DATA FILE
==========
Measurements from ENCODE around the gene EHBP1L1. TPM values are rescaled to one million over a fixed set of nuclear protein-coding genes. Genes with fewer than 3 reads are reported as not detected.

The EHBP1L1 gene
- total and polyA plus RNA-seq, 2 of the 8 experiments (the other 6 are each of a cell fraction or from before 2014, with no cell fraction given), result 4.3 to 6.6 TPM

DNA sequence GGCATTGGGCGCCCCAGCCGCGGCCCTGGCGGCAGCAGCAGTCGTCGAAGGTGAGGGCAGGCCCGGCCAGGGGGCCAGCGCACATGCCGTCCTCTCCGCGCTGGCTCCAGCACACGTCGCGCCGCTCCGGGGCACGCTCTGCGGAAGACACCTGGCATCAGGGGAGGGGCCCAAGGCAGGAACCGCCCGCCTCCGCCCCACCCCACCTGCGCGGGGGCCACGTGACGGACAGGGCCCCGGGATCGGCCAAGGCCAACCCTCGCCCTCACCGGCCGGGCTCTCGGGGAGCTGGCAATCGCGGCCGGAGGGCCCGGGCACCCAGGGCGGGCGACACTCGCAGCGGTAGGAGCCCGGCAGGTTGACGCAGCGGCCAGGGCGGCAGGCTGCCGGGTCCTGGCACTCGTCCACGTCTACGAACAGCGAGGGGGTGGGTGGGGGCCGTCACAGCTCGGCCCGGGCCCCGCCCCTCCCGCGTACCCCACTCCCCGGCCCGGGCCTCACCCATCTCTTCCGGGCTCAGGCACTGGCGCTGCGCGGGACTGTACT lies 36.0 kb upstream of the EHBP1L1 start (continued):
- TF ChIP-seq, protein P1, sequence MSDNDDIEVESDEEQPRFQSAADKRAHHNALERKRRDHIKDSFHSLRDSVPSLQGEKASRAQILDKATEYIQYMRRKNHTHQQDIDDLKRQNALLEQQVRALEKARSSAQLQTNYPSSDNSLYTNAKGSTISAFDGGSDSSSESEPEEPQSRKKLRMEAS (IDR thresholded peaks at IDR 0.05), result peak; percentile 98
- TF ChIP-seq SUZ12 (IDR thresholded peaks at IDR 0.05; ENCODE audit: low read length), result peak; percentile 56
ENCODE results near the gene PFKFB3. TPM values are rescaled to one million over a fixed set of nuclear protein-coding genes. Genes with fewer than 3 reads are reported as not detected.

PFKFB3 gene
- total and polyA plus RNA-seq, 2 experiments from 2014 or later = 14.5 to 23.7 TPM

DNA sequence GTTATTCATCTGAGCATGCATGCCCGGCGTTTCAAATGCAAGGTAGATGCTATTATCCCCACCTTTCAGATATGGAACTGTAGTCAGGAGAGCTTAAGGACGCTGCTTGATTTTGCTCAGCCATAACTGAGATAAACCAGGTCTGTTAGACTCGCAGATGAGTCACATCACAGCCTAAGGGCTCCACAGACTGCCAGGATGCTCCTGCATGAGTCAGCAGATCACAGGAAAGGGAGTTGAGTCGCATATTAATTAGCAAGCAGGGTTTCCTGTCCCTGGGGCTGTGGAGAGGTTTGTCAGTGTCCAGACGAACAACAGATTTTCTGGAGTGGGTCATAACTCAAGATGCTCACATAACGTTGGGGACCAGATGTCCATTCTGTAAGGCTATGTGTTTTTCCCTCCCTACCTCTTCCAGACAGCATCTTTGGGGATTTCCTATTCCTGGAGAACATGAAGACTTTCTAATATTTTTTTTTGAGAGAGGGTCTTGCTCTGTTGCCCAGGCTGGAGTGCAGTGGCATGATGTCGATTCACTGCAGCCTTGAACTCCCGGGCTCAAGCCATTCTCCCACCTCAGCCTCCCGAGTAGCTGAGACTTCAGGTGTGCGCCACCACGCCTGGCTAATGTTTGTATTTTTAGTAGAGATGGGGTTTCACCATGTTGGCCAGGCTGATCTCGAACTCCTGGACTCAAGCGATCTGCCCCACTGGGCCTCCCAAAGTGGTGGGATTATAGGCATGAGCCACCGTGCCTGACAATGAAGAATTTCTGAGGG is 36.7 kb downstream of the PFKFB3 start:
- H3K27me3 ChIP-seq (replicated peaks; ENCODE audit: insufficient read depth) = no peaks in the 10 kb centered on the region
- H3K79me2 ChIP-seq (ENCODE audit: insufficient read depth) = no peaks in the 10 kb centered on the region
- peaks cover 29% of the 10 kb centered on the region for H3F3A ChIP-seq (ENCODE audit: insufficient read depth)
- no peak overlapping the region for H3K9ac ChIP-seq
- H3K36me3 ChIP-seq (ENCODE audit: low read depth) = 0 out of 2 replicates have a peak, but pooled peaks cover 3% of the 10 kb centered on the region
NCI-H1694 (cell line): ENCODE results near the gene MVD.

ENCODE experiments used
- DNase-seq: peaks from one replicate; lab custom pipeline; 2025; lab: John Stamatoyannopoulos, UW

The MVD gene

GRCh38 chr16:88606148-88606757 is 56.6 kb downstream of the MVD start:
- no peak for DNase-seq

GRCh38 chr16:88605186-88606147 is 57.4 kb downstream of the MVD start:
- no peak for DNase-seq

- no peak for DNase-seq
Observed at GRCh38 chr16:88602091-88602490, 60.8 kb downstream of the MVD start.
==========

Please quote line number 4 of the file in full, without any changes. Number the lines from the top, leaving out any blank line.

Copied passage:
DNA sequence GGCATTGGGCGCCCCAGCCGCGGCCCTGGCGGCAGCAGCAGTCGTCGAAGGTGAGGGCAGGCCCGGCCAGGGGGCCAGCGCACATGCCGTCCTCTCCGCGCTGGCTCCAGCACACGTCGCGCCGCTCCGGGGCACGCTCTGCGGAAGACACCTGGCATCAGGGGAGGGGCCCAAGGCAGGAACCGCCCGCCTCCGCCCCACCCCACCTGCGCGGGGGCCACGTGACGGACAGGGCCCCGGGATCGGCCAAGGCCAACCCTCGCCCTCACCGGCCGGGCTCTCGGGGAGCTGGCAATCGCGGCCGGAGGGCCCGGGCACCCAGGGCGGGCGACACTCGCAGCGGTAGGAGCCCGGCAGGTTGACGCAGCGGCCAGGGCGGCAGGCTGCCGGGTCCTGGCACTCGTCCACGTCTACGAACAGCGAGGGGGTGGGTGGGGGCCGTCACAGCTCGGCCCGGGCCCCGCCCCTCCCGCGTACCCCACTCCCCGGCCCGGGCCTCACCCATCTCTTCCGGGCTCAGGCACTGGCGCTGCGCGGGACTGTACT lies 36.0 kb upstream of the EHBP1L1 start (continued):